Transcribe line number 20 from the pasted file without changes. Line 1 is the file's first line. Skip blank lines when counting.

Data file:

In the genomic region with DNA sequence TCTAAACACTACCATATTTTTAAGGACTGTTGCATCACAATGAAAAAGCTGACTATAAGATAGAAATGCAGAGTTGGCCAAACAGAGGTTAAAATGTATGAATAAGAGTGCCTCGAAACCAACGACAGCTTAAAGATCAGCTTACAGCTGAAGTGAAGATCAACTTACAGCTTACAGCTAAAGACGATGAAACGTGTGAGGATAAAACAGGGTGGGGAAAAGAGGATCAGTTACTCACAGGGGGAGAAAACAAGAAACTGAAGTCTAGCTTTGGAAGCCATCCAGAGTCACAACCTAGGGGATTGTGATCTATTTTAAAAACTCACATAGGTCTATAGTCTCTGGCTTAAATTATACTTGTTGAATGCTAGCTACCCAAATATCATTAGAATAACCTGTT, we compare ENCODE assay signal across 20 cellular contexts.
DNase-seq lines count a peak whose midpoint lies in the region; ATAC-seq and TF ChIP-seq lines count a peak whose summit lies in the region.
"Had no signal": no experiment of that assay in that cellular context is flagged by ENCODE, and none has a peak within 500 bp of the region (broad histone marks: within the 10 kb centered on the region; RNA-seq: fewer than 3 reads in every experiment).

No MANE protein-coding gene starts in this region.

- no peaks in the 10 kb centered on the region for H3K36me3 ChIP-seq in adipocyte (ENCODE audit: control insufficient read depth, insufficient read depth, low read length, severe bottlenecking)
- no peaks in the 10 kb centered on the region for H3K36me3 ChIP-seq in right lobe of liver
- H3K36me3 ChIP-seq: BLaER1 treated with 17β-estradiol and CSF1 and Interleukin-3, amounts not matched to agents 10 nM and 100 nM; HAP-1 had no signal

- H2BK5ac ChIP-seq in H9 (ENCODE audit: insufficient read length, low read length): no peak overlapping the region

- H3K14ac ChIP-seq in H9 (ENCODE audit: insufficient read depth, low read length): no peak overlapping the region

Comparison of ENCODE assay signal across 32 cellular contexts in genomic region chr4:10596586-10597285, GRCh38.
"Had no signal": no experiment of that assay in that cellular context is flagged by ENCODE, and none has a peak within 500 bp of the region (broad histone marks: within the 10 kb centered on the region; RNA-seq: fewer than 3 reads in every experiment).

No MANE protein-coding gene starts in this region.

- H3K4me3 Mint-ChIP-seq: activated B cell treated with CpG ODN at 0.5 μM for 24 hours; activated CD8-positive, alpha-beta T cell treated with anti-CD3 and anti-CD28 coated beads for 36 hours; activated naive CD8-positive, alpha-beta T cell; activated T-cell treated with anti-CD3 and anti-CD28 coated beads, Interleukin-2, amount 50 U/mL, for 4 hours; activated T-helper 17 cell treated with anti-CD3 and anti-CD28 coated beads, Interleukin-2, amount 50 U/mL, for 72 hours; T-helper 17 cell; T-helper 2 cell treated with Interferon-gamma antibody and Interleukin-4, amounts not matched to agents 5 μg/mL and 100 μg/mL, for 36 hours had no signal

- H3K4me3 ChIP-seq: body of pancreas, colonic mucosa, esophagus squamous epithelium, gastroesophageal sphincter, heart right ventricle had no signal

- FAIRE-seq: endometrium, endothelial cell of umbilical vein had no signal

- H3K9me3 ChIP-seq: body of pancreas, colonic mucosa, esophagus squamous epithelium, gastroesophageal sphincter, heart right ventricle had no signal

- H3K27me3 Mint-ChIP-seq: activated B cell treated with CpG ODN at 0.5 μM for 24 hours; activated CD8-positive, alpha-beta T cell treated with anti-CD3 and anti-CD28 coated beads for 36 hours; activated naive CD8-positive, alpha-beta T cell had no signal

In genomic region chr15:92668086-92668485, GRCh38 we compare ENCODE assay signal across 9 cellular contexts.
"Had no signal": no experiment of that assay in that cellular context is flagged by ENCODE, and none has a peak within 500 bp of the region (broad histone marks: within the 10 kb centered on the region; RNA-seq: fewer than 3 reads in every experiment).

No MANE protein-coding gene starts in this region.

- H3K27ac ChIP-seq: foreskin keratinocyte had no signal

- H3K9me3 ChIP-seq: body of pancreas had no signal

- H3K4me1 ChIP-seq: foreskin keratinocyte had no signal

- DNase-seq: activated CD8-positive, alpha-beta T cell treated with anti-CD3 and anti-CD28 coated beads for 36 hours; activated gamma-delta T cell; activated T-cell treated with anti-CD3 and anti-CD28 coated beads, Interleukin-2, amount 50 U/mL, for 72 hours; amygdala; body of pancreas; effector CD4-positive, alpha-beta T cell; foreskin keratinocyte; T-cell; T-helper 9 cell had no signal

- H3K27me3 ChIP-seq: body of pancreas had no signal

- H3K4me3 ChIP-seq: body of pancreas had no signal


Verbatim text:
No MANE protein-coding gene starts in this region.